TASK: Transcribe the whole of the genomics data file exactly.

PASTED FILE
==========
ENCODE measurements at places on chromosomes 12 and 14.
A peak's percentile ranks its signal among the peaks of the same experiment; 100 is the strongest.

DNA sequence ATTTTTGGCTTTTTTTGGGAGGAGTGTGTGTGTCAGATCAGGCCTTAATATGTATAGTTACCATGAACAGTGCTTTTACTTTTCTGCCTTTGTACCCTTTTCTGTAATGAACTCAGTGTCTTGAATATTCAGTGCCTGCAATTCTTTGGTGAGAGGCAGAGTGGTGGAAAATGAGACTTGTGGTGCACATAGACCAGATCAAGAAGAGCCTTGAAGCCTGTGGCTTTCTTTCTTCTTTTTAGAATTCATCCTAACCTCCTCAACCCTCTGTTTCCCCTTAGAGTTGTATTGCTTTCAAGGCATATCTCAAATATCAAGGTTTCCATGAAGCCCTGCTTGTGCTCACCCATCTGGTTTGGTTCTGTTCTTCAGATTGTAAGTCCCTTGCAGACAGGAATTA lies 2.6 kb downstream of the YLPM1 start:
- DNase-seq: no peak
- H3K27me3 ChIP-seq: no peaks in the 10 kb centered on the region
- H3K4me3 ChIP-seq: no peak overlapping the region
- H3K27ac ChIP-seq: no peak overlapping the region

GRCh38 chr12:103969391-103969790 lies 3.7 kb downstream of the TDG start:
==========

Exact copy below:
ENCODE measurements at places on chromosomes 12 and 14.
A peak's percentile ranks its signal among the peaks of the same experiment; 100 is the strongest.

DNA sequence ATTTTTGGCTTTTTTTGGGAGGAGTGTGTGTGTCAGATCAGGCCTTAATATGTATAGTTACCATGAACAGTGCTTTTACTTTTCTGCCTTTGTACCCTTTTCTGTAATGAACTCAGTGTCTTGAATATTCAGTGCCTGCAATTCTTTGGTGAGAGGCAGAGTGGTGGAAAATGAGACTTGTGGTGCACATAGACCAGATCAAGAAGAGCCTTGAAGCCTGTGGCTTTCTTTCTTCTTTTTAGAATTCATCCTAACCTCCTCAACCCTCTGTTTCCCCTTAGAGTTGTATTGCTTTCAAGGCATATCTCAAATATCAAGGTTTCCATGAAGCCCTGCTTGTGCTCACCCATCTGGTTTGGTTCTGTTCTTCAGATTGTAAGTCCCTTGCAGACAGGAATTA lies 2.6 kb downstream of the YLPM1 start:
- DNase-seq: no peak
- H3K27me3 ChIP-seq: no peaks in the 10 kb centered on the region
- H3K4me3 ChIP-seq: no peak overlapping the region
- H3K27ac ChIP-seq: no peak overlapping the region

GRCh38 chr12:103969391-103969790 lies 3.7 kb downstream of the TDG start: